The Grand Canyon is one of the most spectacular natural features on earth. It is listed as one of the Seven Natural Wonders and became a United States national park in 1919. The park covers an area of nearly 1,900 square miles altogether.
Carved by the Colorado River, the Grand Canyon slices deep into the Colorado Plateau and forms one of the most scenic landscapes in the world. Its altitudes range from about 1,200 feet above sea level to 8,803 feet. The width of the canyon varies from less than a mile to more than 18 miles; in some places the canyon is more than a mile deep.
Because of the great length and depth of the canyon, the park includes many different physical and biological environments. The climate is varied too, ranging from desert to subarctic climate. This is the same climatic variation that can be found between northern Mexico and central Canada.
299 species of birds, 74 kinds of mammals, 8 species of amphibians, and 40 kinds of reptiles are found in the canyon.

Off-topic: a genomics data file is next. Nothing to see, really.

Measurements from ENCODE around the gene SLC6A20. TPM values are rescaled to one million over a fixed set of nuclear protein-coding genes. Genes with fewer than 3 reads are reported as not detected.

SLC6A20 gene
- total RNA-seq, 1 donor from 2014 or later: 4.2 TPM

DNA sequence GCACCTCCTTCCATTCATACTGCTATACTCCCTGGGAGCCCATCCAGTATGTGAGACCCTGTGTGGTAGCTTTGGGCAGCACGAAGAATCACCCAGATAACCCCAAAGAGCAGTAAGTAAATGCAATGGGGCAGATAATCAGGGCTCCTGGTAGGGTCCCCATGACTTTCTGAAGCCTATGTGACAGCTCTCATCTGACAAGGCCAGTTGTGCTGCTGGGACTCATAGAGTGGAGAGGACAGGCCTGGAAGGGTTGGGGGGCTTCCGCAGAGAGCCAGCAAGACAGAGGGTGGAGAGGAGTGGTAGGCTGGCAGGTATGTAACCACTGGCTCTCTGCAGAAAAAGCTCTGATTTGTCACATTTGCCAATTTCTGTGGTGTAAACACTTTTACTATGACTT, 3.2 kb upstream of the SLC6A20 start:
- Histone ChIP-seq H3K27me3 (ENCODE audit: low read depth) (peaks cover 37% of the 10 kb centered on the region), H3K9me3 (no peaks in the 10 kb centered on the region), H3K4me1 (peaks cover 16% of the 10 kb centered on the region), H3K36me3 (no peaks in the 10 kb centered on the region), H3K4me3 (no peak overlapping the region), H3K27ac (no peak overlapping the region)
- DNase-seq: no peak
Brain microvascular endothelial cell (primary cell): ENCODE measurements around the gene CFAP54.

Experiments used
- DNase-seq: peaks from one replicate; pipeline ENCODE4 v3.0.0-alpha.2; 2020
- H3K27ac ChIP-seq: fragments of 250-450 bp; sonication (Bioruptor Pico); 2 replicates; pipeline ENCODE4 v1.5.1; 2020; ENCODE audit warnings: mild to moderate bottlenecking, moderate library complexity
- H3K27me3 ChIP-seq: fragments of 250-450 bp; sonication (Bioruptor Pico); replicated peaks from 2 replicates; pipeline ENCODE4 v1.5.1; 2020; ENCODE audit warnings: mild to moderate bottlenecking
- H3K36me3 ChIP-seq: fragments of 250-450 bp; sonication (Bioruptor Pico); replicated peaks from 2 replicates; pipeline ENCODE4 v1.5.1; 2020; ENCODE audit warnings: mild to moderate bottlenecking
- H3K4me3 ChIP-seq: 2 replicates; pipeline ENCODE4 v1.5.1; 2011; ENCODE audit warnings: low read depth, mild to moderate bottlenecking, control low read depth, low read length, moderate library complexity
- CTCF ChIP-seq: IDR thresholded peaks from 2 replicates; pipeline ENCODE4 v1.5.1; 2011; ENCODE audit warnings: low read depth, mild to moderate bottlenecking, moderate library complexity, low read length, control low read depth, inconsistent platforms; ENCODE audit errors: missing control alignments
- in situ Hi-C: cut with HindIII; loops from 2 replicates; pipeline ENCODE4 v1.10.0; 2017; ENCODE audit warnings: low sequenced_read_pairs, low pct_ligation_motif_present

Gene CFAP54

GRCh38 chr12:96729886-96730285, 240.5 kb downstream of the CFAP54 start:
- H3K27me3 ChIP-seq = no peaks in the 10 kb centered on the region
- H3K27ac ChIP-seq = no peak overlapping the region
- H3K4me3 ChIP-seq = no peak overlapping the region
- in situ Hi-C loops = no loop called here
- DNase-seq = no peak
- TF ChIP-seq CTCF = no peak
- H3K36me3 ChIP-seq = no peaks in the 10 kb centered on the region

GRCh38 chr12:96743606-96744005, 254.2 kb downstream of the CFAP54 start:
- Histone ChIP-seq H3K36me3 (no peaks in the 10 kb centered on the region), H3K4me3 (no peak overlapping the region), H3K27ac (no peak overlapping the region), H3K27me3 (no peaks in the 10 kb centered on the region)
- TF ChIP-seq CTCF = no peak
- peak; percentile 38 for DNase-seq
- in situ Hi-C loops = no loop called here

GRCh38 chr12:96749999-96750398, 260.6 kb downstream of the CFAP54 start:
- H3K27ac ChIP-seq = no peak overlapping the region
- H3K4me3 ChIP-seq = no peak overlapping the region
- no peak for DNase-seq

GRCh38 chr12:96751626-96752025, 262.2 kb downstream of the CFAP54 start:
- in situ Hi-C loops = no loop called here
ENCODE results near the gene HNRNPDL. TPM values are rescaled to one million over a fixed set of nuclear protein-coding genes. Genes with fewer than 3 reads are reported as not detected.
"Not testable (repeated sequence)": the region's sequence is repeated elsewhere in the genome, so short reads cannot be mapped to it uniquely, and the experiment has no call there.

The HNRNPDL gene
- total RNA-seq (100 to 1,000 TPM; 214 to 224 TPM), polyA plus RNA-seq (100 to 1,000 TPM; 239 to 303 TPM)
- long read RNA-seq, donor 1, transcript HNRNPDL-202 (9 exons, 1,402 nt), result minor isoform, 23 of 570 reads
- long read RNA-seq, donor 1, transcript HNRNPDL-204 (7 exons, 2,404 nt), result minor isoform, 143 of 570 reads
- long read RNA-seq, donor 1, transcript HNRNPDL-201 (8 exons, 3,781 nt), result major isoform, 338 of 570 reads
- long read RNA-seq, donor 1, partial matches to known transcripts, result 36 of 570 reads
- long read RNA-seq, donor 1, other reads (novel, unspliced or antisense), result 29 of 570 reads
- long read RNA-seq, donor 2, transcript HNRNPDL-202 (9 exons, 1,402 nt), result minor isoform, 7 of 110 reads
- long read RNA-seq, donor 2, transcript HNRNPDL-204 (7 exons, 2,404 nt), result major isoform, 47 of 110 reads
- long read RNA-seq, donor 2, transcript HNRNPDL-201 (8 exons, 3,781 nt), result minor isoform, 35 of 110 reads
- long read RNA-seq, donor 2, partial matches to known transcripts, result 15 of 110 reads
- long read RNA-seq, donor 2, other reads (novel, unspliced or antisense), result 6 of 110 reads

The first inhabitants of the Grand Canyon were the Paleo Indians. They arrived 11,000 years ago and were descendants of Asian people who had migrated to the North American continent at least 25,000 years earlier, during the Ice Age. It was only in 1540 that the Grand Canyon was discovered by white settlers.
The Colorado River has cut its way through the whole canyon, that's 277.7 miles. Up to 1963, when the Glen Canyon Dam was built, the Colorado river moved 143 million tons of stones each year, in 1927 even 480 million tons. The Glen Canyon Dam finally reduced the amount of sediment transported by the river.